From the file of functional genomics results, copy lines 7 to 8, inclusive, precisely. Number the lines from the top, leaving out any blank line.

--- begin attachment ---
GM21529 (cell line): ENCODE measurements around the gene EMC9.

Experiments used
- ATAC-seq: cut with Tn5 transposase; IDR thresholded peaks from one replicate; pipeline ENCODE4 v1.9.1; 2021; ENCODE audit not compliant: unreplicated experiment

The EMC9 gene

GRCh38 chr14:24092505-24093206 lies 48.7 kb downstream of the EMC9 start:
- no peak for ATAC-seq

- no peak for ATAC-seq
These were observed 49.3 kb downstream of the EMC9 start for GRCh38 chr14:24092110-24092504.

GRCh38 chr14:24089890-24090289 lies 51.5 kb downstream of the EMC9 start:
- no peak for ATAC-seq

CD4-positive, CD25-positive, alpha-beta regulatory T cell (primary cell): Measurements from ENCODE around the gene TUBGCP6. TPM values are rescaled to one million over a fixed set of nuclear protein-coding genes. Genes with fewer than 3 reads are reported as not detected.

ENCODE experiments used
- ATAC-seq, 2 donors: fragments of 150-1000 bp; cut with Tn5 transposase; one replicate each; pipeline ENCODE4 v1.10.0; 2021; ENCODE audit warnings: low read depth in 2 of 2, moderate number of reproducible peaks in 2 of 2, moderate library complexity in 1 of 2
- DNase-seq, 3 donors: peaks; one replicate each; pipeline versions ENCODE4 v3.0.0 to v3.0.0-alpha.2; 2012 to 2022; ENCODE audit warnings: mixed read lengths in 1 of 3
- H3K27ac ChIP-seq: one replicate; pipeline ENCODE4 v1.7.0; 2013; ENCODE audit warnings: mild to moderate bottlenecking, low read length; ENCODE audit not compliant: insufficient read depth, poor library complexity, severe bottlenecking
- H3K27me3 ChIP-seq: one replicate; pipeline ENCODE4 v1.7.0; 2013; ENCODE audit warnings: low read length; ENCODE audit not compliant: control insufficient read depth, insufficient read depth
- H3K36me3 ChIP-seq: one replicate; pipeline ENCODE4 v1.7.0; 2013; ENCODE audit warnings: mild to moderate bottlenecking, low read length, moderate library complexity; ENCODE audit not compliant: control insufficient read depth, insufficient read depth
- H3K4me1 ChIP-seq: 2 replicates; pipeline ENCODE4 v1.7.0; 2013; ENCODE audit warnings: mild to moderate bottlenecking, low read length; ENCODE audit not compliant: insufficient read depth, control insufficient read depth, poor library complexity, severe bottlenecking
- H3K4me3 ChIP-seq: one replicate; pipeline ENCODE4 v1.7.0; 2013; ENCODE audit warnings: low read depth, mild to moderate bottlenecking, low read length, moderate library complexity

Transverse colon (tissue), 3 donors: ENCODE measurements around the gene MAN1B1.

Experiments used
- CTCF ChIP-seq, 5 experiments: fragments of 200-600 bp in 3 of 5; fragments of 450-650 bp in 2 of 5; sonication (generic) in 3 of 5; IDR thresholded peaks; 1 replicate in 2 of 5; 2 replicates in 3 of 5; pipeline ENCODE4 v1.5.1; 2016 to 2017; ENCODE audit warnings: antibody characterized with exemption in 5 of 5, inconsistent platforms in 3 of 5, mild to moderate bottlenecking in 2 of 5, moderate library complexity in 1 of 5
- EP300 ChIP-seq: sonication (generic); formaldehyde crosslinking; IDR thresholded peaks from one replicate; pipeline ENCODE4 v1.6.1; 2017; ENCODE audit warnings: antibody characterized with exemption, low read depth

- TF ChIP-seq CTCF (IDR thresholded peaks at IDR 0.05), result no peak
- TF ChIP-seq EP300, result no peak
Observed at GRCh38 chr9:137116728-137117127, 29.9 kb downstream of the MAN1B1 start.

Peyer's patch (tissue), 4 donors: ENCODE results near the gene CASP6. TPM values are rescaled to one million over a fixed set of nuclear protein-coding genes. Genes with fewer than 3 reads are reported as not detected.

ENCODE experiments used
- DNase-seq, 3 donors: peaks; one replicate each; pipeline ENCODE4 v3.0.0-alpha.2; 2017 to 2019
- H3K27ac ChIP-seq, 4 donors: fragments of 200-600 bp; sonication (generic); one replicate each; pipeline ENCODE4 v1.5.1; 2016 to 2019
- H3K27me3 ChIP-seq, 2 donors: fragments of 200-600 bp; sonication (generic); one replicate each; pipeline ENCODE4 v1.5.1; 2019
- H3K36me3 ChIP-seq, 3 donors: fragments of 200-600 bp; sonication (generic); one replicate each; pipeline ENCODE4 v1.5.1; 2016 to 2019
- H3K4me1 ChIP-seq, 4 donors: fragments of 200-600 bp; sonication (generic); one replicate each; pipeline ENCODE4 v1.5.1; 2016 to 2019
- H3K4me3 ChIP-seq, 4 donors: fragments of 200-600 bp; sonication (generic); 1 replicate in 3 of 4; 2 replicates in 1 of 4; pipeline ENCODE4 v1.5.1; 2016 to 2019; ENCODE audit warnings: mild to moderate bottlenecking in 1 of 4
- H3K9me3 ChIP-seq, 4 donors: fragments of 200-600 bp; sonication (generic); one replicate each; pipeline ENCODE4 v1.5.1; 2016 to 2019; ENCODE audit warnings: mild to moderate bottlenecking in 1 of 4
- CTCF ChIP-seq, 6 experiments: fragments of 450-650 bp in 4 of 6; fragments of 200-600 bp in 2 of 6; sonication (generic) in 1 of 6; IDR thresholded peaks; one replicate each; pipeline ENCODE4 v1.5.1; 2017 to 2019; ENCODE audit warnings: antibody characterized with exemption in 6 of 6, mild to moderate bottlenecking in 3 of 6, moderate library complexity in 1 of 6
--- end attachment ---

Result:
- no peak for ATAC-seq
These were observed 49.3 kb downstream of the EMC9 start for GRCh38 chr14:24092110-24092504.